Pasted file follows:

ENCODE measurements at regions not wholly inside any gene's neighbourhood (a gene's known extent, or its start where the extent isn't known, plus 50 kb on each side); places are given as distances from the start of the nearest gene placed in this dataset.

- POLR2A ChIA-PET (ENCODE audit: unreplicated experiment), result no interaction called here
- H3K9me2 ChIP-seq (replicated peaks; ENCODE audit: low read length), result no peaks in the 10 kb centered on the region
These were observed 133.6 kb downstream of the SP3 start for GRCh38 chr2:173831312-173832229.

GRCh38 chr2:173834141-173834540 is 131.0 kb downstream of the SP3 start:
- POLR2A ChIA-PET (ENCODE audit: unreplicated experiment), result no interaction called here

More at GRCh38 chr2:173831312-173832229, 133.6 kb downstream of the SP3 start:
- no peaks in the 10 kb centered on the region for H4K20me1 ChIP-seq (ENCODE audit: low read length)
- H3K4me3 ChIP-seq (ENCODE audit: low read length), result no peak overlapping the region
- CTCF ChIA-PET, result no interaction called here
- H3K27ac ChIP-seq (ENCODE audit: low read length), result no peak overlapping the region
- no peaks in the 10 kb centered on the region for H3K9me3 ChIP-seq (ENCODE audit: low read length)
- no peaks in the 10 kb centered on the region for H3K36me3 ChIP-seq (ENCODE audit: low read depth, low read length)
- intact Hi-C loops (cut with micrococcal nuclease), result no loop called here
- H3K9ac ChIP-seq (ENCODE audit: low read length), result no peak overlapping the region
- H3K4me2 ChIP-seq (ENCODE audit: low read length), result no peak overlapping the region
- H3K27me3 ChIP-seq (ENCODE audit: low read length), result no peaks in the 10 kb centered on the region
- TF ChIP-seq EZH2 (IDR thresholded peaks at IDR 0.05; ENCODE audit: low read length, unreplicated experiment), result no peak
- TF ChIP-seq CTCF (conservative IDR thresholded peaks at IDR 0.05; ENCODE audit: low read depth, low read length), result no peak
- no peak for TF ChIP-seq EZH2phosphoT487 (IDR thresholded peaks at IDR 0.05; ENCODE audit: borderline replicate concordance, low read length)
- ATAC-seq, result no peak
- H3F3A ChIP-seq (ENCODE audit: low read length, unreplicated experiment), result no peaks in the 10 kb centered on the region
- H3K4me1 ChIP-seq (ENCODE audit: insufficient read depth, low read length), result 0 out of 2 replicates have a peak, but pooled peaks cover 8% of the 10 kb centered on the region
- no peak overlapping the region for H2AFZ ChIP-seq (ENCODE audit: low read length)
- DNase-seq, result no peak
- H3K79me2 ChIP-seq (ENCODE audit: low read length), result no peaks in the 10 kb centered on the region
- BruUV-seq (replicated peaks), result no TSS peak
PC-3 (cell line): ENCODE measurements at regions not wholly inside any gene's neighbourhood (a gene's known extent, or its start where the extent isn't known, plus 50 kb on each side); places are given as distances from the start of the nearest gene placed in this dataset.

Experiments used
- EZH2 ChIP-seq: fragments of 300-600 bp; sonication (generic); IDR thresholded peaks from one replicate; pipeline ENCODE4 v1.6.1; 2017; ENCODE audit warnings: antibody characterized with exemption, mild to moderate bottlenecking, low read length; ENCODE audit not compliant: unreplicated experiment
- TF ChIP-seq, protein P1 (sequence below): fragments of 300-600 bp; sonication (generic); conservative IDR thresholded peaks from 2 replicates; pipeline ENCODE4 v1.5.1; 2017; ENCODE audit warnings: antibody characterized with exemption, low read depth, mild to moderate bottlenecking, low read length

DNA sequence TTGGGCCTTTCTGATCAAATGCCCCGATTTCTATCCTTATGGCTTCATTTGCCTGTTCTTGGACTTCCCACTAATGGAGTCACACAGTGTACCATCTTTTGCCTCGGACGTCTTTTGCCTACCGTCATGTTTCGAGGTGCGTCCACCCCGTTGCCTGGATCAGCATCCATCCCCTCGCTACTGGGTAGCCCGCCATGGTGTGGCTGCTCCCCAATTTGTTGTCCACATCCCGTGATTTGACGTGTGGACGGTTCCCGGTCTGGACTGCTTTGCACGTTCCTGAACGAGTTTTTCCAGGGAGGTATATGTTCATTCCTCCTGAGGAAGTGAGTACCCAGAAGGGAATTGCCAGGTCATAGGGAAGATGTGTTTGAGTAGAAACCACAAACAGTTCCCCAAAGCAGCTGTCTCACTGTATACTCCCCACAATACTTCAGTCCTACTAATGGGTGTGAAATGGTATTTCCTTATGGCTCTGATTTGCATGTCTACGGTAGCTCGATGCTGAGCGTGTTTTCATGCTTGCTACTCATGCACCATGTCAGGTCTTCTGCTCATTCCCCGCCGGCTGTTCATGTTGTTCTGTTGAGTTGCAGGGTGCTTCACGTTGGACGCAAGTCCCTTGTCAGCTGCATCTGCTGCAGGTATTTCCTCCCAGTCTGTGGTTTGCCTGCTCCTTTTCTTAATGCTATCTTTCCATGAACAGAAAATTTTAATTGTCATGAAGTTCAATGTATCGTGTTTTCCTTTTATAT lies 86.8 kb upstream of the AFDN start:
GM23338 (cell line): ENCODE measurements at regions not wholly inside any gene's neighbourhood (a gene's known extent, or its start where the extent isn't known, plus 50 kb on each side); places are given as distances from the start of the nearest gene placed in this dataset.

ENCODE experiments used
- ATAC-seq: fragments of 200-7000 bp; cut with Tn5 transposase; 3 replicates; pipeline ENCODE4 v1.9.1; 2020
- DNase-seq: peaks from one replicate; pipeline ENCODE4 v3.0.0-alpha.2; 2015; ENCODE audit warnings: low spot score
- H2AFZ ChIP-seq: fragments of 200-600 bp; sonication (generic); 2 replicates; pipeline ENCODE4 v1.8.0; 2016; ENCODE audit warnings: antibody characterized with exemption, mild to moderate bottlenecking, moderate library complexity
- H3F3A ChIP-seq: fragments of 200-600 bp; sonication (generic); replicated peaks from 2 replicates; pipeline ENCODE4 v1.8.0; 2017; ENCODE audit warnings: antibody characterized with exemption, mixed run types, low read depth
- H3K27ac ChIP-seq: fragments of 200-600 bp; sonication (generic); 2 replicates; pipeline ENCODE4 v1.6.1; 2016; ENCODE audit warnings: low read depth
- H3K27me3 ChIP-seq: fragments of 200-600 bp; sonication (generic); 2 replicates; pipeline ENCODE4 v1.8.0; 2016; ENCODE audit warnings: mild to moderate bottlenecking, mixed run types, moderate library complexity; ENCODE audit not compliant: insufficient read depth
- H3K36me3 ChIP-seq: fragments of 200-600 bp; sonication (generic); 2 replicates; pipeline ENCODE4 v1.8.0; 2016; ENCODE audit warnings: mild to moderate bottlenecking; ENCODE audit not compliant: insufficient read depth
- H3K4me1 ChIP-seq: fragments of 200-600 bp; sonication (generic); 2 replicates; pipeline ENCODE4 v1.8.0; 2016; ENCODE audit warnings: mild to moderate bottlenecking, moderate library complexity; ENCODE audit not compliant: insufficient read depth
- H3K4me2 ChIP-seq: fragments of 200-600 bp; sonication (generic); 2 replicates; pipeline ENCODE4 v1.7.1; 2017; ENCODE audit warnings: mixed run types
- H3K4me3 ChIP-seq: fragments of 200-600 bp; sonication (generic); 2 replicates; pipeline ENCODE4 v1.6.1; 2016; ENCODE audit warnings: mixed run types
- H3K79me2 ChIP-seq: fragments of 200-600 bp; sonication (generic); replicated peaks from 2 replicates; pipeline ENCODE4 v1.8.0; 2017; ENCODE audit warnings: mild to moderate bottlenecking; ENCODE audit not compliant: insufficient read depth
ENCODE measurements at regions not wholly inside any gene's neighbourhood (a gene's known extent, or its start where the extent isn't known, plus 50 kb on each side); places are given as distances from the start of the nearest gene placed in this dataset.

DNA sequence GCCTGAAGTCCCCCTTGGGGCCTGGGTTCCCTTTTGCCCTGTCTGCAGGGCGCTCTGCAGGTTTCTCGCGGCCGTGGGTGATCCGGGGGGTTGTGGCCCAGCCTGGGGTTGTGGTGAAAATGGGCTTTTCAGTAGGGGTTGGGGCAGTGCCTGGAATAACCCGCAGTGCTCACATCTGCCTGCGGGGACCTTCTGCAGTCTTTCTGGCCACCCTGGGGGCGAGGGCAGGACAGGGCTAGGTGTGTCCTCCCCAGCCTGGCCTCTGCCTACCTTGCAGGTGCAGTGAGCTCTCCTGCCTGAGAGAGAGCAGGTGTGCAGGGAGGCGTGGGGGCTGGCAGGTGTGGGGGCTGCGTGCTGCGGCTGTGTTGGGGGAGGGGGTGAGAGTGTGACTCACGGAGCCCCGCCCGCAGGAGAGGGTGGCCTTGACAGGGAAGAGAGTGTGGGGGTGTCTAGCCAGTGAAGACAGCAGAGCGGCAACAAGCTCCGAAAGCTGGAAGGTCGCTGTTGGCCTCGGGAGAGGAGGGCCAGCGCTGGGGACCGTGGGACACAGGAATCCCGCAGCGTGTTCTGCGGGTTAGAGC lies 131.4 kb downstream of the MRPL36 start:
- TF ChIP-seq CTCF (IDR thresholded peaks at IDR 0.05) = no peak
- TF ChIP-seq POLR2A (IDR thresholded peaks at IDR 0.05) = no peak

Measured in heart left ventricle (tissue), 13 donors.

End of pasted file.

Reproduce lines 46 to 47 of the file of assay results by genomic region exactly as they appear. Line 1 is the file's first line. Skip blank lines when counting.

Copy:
ENCODE measurements at regions not wholly inside any gene's neighbourhood (a gene's known extent, or its start where the extent isn't known, plus 50 kb on each side); places are given as distances from the start of the nearest gene placed in this dataset.

DNA sequence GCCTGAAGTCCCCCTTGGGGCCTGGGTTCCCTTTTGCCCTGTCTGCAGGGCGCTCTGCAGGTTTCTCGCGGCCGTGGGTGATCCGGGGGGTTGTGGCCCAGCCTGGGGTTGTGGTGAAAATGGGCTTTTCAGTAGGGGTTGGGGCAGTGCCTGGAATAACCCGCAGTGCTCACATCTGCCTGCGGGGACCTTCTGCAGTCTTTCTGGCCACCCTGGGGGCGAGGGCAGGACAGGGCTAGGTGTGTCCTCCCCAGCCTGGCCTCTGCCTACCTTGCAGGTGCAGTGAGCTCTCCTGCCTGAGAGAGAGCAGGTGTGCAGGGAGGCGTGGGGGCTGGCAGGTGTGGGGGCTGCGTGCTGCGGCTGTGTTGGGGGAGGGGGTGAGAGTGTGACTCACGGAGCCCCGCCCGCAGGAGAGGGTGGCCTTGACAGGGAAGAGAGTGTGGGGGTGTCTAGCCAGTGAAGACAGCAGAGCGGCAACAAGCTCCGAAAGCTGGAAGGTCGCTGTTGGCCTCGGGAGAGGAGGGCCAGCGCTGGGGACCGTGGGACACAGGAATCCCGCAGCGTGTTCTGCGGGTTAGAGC lies 131.4 kb downstream of the MRPL36 start: